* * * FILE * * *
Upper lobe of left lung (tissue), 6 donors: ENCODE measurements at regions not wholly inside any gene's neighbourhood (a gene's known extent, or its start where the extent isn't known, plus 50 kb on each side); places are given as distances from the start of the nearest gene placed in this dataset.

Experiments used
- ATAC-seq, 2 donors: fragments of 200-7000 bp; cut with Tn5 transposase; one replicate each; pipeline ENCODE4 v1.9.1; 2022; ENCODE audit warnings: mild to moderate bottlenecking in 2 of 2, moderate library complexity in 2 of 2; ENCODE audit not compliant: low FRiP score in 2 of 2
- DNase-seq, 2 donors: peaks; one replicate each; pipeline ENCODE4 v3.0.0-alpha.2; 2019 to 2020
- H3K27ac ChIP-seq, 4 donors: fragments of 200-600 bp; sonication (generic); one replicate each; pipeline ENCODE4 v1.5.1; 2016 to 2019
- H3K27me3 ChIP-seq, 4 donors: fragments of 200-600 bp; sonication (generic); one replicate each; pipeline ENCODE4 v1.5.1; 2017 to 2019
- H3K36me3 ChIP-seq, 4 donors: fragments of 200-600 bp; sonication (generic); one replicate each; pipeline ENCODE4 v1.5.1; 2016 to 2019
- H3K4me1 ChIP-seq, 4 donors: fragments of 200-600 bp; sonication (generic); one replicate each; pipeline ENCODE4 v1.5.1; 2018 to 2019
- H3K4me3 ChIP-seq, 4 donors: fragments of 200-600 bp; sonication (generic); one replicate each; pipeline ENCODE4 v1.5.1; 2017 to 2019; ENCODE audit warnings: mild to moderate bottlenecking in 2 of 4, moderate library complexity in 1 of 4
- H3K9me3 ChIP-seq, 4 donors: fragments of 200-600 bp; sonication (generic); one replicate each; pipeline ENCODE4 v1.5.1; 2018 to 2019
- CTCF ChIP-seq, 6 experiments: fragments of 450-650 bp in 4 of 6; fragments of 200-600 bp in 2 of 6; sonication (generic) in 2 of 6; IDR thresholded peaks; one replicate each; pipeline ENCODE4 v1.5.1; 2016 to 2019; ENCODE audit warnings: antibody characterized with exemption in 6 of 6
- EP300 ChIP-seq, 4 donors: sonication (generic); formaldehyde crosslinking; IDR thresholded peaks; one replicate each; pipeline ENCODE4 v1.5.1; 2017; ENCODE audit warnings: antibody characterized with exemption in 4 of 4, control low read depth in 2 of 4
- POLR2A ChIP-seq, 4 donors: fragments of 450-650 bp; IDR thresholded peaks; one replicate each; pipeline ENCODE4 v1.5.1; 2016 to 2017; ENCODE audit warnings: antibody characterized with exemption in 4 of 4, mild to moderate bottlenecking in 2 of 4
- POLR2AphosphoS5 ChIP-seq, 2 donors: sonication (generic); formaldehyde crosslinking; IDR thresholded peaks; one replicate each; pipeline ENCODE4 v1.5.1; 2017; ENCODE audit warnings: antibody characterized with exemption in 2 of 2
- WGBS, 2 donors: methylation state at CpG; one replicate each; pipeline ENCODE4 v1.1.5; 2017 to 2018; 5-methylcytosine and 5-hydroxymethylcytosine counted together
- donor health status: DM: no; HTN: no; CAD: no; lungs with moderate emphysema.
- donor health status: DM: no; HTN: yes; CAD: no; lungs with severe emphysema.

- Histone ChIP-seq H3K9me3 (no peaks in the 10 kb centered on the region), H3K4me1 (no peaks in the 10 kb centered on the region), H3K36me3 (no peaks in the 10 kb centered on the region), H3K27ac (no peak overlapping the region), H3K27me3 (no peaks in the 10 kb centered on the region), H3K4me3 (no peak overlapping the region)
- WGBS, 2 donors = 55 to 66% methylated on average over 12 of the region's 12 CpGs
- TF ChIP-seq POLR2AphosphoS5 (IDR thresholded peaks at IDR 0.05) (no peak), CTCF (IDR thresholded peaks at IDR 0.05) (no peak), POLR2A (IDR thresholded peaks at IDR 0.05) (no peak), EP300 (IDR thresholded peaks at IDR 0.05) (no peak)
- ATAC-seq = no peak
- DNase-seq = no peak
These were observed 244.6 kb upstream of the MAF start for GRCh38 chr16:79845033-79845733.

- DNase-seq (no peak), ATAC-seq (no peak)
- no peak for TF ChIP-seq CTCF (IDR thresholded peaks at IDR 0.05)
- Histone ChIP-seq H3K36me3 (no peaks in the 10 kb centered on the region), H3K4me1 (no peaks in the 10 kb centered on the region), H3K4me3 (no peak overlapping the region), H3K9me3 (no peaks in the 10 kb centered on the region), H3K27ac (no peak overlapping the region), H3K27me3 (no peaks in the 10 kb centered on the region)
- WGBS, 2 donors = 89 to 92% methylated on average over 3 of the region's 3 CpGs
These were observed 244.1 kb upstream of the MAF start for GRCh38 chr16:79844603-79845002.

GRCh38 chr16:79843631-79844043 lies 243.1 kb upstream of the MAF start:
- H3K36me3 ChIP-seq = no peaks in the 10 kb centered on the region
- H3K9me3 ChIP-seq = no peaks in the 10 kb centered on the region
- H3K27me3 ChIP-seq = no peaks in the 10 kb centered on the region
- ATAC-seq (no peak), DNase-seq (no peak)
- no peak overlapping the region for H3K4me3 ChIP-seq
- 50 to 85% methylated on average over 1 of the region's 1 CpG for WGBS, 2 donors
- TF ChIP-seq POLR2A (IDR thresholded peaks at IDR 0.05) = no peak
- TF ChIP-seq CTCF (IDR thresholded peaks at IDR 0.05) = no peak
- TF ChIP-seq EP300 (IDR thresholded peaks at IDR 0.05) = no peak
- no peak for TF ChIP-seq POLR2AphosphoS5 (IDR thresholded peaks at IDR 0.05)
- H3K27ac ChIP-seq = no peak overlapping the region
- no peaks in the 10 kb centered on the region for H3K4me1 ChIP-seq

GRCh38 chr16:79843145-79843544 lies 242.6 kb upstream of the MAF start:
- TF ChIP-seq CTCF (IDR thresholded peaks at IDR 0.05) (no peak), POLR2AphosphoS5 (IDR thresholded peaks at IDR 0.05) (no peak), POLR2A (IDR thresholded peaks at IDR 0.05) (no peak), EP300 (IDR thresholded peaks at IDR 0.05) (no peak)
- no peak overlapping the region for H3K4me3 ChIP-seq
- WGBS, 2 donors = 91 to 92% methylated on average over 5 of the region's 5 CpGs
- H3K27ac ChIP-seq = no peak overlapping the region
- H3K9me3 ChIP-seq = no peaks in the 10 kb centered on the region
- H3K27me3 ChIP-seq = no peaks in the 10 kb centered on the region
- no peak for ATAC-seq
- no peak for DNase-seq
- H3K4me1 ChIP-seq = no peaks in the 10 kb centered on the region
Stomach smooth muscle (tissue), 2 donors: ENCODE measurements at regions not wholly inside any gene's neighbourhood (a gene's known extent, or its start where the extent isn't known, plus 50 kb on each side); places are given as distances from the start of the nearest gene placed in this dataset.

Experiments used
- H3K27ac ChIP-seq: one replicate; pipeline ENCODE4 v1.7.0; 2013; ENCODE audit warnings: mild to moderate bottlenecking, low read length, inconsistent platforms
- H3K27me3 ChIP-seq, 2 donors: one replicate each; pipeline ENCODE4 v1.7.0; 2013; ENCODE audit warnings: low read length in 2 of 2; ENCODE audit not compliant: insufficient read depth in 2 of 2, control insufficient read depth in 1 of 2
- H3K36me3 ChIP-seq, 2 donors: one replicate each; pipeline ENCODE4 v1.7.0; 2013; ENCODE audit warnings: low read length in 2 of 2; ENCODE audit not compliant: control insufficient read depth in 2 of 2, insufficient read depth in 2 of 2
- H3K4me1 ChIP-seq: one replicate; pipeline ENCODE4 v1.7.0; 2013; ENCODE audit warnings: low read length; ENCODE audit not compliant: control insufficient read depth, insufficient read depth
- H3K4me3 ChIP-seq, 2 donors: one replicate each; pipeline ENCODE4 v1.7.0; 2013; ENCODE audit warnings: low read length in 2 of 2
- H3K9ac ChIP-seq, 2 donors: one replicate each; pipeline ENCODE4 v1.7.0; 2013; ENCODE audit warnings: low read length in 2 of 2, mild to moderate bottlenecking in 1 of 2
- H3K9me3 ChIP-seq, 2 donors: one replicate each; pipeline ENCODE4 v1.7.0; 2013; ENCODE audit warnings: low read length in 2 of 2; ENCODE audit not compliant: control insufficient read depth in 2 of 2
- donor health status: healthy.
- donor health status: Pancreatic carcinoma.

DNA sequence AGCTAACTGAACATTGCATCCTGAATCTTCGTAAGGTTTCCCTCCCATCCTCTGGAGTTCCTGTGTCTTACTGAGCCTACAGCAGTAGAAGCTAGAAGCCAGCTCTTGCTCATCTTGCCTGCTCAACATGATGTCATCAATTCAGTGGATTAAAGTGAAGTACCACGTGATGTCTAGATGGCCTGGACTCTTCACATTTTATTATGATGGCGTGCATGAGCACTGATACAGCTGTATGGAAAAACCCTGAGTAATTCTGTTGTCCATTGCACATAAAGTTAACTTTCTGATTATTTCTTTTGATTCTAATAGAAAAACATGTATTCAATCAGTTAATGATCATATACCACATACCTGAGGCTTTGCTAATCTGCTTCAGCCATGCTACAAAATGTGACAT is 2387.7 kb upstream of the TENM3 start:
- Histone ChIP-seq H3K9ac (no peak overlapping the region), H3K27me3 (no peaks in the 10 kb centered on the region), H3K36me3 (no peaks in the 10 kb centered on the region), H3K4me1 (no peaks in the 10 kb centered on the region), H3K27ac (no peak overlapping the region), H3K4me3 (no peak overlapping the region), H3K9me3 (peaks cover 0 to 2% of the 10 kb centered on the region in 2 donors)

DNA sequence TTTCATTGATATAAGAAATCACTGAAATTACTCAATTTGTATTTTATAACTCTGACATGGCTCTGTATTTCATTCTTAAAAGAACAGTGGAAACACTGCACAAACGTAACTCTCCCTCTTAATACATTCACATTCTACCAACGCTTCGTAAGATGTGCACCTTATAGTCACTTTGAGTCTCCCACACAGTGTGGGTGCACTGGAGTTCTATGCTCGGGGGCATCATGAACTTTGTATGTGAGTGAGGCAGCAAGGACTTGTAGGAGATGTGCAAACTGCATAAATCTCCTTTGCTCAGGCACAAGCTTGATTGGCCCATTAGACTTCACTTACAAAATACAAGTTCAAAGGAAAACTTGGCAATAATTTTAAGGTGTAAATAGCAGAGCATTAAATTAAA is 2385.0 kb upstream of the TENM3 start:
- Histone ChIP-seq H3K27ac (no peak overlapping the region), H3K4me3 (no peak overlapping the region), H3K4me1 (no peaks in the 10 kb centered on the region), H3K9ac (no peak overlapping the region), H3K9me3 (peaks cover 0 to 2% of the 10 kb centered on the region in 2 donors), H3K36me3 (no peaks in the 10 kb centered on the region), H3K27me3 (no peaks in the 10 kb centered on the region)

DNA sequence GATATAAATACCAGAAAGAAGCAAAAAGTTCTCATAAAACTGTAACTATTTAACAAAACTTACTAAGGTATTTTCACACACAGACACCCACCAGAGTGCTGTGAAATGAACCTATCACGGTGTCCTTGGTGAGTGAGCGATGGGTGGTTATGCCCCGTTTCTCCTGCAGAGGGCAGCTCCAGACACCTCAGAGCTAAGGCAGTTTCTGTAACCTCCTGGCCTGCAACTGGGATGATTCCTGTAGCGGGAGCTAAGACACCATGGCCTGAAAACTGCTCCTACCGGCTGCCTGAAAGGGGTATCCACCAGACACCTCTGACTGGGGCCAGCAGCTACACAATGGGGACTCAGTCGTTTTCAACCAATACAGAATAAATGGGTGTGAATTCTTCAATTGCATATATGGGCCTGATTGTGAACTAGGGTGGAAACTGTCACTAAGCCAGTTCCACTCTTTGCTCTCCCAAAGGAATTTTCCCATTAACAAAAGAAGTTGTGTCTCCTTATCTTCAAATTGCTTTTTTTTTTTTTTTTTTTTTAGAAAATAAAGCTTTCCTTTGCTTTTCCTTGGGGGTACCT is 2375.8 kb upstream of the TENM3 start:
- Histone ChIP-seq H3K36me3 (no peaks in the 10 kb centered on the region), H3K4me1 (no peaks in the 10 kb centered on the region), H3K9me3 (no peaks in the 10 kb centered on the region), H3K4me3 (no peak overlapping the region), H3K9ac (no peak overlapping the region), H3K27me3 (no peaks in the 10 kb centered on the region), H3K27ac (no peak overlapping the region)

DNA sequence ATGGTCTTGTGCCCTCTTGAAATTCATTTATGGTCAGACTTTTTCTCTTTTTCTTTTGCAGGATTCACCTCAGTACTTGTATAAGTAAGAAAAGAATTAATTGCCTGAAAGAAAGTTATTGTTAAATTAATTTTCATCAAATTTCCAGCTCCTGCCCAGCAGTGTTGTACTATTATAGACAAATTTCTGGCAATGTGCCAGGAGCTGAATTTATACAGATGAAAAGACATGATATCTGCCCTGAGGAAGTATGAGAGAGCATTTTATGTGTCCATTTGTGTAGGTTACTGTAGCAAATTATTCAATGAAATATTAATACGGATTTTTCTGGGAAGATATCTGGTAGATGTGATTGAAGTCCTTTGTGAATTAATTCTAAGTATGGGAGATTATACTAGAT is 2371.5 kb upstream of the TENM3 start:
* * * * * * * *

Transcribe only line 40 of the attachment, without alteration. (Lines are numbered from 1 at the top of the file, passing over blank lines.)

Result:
- H3K27ac ChIP-seq = no peak overlapping the region